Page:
City breaks are the best way to explore the history, culture and art of somewhere in a short space of time. They leave us with great memories, snippets of local life and a chance to see some of the world’s most iconic attractions and architecture. There are so many amazing cities to discover; here are 20 of the best city breaks for your time away.
It’s easy to overlook London if you live in the UK, but don’t make that mistake; every time you visit there will be something new or a different exhibition, event or venue for you to attend. With world famous landmarks such as Big Ben (bell ringing or not), Buckingham Palace or the Houses of Parliament and its fantastic shops alongside free museums such as the V&A and Natural History Museum and art galleries, why wouldn’t you love the English capital? Take a ride on the London Eye or go see a play in the West End – Hamilton is on its way at the end of 2017; the possibilities here are endless.
The fashion capital of Italy, with its vibrant food and drink, Milan has a number of historical buildings and hotels to suit anyone’s budget. With jaw-dropping skyscrapers (including some that have been redesigned as vertical forests) and interior courtyards that remain undiscovered by the masses, this beautiful city will leave you wanting more. You can’t go to Milan without a big shopping budget because you will end up wanting to spend big money on clothes at the designer stores that line the Quadrilatero D’Oro district and the many outlets and high street shops and boutiques.
It’s obviously one of the most romantic and beautiful cities in the world, but there’s a lot more to Paris than a boat ride up the Seine with your beloved. It’s full of many iconic sights such as the Eiffel Tower and Notre Dame Cathedral as well as distinguished artwork such as the Mona Lisa. Relax and soak up the ambience of the city in one of the many coffee shops or relax with a glass of wine and a slice of Camembert. If it holds the Olympics in 2024 there’s likely to be a period of exciting rejuvenation and reinvention.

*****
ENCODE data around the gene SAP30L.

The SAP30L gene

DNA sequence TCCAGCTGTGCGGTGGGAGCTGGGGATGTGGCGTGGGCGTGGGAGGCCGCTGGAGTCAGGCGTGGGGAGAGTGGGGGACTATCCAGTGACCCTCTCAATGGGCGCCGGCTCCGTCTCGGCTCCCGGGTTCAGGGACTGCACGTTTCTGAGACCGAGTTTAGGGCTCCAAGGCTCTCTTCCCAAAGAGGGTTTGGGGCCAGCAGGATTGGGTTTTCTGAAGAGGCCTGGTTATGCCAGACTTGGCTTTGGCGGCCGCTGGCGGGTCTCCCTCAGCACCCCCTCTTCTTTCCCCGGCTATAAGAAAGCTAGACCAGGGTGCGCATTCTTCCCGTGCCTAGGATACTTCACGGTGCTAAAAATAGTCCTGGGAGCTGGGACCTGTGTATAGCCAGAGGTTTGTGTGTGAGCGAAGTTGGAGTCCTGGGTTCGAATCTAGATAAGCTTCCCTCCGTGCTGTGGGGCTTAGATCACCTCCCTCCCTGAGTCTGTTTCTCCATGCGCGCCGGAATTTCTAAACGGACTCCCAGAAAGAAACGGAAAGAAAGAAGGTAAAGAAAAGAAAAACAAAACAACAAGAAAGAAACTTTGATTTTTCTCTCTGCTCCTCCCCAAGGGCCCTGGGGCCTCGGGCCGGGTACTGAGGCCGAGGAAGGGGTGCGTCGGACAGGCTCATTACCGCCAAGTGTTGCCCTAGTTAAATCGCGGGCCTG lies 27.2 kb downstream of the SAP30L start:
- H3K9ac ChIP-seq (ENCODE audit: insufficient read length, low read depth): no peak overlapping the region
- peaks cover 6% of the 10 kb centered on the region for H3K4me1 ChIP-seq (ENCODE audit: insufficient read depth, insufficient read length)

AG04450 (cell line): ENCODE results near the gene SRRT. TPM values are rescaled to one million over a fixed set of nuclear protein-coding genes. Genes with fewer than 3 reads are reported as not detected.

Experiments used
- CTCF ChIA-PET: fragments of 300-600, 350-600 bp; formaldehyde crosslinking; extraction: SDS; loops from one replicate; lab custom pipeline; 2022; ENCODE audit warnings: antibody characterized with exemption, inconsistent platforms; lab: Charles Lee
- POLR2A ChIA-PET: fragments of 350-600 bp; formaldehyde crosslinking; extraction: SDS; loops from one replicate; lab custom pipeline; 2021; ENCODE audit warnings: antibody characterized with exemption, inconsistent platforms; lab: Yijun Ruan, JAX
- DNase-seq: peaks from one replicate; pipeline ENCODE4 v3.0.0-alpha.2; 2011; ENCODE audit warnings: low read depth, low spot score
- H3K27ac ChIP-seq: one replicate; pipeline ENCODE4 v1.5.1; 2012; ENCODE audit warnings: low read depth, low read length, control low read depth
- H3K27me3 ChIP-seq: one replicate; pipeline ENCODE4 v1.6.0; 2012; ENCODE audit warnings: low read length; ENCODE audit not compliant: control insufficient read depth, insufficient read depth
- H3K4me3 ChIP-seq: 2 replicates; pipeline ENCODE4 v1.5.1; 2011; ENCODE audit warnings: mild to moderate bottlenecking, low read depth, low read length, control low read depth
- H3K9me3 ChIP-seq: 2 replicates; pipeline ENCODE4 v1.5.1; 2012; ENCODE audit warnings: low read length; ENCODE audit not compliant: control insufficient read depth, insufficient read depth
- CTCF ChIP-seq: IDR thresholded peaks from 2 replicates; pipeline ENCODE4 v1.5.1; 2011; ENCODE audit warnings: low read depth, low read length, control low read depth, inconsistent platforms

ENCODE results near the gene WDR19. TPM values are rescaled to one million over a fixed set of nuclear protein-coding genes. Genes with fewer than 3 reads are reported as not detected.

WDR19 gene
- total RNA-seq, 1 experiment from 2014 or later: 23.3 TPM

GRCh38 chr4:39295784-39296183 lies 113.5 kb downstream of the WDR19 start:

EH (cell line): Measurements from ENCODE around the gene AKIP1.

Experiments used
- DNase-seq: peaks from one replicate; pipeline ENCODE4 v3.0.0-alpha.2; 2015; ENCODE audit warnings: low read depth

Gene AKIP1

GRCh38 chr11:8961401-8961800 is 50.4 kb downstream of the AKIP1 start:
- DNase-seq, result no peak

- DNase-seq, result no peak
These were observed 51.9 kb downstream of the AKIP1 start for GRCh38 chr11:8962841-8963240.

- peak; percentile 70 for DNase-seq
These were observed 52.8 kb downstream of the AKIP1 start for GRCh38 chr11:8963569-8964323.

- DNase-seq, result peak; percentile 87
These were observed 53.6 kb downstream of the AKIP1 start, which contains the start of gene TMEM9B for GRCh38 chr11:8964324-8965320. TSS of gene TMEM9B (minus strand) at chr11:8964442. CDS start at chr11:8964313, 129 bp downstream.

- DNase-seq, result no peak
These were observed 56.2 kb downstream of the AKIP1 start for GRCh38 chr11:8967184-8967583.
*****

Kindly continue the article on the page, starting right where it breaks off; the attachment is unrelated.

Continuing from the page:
Small enough to cycle or walk almost anywhere you want, Amsterdam has one of the liveliest atmospheres you will ever be a part of. With its pretty bridges and canals it has a village-style charm to it. Take a walk or more likely a bike-ride (cheap to rent for a couple of days) around some of the top-ranking museums such as Anne Frank Museum or Rijksmuseum, or just spend your time enjoying the gorgeous architecture, interesting nightlife and culture of experimentation.
A city with a history like no other thanks to the Berlin Wall that split the city in half for almost five decades, before falling in 1989. After you’ve visited the wall memorial, explore the Reichstag dome, a splendid snapshot of modern architecture and power built upon an incredible past – there’s still graffiti left from soviet soldiers from 1945. Take full advantage of Berlin and visit it in the summer when the good weather hits the streets, the river looks stunning and the residents all take full advantage of the lakes across the city. Explore the surrounding neighbourhoods like Friedrichshain-Kreuzberg or Neukölln and take in the local atmosphere and abundance of local bars, restaurants and clubs.
A city-break with a beach, what could be more perfect? Gaudi’s city is a great destination for the whole family if they love sun, sea, sightseeing and sport. Check out the Camp Nou and 1992 Olympic stadium, the bizarre curiosities of Park Güell, the café culture of the thriving Las Ramblas and the Salvador Dali museum, and maybe a day trip to the Pyrenees.
La Barceloneta beach is a short walk from the centre and lined with bars, entertainers and soft sand perfect for sitting with a sangria.